“I did consent”. So begins “American Moor” written and performed by playwright and actor Keith Hamilton Cobb, who did consent to dedicating his life to the stage but did not consent to be African American. Cobb's premise is that It’s tough enough to be an actor, tougher still to be an African American actor.
In a stark, expansive and powerful 90-minute performance, Mr. Cobb plays an Actor auditioning for the role of Othello to explore the assumptions we make not just about race, but also on “type”. Observing Actor’s muscular 6’2” frame, the Director auditioning Mr. Cobb asks “Did you play basketball?” That question is a small indignity compared to the racial implications of yet another African American, once again, playing Othello. No matter that Othello might have been Muslim not necessarily African, no matter that the first “black” Othello didn’t appear until 1833, no matter that white actors from Olivier to Welles "blacked up" for the role… why is it that Othello is now THE Black Shakespeare character? What, the Actor asks, did Desdemona see in the Moor besides his “chocolate stick”, which is another way to assume tall Black Americans, well, of course, play basketball. Objectification is degrading.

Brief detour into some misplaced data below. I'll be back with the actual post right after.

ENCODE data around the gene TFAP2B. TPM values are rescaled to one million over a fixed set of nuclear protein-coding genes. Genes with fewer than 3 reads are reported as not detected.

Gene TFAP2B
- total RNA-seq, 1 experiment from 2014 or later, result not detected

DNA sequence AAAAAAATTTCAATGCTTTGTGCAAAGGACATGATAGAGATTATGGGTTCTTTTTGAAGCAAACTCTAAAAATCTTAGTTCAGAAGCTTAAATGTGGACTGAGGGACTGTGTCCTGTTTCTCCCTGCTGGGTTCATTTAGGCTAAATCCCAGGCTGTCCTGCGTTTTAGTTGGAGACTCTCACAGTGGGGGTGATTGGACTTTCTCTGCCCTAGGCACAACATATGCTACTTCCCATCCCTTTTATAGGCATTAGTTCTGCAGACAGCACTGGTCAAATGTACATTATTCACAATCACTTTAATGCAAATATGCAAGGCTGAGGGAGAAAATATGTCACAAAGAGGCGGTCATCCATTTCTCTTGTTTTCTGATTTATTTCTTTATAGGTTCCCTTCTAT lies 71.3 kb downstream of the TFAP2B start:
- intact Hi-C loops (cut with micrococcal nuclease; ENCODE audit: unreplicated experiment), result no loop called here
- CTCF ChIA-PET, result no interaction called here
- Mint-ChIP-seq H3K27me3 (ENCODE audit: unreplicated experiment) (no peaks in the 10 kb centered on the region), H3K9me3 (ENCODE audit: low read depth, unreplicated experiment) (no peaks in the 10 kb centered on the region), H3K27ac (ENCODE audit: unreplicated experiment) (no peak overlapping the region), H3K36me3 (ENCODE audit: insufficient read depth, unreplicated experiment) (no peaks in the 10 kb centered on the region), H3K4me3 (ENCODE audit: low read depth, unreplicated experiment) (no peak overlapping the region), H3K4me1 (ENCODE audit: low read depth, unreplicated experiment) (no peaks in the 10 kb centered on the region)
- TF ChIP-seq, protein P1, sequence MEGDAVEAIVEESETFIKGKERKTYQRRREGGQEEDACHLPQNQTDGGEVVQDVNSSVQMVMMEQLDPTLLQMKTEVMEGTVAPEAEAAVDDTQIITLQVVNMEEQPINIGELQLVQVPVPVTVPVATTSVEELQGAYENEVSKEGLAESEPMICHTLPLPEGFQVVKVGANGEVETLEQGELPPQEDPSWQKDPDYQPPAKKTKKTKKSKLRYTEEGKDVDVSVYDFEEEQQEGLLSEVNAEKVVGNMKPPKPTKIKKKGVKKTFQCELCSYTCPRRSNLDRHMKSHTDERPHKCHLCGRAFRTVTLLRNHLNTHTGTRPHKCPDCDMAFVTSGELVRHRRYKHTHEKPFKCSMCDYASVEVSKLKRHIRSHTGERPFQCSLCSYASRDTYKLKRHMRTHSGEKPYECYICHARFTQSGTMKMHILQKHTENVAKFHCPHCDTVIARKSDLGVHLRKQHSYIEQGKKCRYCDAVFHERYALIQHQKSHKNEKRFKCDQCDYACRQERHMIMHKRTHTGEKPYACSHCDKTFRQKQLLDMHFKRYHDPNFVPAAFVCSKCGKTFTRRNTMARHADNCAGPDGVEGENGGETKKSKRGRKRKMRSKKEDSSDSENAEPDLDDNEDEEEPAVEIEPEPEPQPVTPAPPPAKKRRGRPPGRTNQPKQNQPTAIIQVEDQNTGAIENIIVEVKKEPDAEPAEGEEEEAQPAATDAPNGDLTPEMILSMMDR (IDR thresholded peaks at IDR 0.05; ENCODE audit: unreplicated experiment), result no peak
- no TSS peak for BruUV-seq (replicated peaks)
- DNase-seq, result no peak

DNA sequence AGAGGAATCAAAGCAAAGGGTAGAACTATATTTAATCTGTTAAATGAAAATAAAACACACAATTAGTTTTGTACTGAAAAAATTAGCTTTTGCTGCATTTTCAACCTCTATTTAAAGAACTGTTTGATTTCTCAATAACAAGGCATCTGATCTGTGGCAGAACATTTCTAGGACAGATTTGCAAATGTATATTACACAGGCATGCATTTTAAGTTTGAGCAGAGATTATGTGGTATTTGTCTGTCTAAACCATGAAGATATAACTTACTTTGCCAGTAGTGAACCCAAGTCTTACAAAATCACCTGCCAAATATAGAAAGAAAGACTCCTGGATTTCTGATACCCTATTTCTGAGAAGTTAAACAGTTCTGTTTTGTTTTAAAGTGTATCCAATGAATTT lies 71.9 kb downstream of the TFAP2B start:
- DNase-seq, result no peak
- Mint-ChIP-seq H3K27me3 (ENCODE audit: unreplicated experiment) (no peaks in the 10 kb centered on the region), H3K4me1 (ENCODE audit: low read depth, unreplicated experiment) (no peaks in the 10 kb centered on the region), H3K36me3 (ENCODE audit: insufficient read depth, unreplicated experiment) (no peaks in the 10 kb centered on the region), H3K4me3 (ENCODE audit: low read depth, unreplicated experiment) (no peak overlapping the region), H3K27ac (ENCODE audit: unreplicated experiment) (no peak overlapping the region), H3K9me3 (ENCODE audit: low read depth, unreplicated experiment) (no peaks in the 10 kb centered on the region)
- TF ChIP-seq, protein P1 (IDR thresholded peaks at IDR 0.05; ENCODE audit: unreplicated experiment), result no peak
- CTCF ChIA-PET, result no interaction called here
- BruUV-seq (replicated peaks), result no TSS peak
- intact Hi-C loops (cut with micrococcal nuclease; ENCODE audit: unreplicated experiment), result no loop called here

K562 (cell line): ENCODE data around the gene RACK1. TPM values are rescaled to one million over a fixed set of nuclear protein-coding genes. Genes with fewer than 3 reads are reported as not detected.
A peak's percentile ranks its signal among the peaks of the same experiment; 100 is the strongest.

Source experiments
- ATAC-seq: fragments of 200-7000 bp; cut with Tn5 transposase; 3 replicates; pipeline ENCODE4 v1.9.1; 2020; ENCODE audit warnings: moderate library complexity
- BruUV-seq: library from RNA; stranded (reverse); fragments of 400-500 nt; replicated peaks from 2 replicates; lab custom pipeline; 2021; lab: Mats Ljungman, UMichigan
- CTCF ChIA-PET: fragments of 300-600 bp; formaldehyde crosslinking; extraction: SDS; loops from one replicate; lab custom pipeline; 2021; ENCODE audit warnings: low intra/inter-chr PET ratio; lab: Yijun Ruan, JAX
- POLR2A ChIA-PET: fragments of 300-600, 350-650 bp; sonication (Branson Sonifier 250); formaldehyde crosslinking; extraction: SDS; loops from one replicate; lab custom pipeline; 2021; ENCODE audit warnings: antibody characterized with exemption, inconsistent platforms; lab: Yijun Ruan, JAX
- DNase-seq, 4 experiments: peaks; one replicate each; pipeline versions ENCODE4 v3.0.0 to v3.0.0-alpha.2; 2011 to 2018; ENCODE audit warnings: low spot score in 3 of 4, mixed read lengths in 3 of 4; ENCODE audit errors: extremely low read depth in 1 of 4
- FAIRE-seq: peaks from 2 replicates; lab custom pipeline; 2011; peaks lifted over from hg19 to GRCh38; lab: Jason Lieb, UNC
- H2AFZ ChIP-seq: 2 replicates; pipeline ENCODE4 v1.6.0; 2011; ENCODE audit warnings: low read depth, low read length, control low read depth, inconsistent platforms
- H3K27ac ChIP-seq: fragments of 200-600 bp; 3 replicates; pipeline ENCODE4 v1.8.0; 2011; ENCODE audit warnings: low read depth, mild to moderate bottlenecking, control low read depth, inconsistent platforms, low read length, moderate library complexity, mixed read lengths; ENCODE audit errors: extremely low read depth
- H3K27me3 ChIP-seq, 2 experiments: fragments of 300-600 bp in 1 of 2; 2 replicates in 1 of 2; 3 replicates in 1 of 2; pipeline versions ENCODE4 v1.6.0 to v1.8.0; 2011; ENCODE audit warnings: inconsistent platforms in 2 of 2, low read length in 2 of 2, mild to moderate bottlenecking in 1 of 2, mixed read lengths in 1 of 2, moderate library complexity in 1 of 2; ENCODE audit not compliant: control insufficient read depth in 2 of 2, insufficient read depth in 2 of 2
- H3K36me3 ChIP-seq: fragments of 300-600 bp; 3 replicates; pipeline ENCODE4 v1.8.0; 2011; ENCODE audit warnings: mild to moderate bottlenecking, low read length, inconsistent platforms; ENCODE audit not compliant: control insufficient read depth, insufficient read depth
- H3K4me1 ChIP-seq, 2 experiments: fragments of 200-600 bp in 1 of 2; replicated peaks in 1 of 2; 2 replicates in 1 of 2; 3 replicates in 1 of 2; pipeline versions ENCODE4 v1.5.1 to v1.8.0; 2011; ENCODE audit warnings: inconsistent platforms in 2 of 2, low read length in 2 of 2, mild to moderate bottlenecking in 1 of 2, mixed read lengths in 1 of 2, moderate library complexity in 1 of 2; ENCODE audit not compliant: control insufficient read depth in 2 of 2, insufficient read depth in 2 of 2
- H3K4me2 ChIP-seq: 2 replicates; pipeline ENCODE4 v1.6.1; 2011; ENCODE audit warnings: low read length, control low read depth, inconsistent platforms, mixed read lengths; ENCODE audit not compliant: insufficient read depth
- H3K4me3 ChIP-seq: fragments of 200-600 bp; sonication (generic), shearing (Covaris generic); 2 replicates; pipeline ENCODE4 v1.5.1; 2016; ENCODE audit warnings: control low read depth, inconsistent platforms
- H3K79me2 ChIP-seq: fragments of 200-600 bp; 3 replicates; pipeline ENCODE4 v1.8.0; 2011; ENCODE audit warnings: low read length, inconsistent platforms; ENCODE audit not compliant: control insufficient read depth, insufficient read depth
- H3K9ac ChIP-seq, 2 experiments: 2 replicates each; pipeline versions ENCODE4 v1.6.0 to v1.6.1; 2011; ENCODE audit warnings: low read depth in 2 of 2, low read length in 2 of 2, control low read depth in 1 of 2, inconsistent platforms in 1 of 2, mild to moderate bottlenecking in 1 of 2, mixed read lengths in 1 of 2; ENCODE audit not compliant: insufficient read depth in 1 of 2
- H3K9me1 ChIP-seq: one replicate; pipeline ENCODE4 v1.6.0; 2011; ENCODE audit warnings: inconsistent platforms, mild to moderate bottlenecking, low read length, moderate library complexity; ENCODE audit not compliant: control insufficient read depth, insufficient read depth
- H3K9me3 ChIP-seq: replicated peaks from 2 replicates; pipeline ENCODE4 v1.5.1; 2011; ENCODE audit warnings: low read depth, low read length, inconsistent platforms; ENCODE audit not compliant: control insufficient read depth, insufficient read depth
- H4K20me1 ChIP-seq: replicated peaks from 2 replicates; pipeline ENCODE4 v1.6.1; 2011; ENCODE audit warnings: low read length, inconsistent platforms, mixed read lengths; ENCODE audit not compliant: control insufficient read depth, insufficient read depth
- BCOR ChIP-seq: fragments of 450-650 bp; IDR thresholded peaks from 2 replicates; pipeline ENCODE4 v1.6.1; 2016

Mr. Cobb amazingly weaves four different tracks of dialogue: real Shakespearian acting, stretching from Titania to Hamlet (he's told a Black man really can’t do either really correctly); an internal conversation of what he wants to say to the Director; the actual exchange he has with the Director in the audition; and, finally, the wrenching soliloquies to the audience.
Josh Tyson plays the Director sitting in the audience, judging; as audience, don’t we too? Kim Weild’s direction is taught from beginning to end. Alan C. Edwards brilliant lighting schemes punctuate beautifully the transitions Mr. Cobb makes in this amazing journey to individualization. Dignity lies in personhood.
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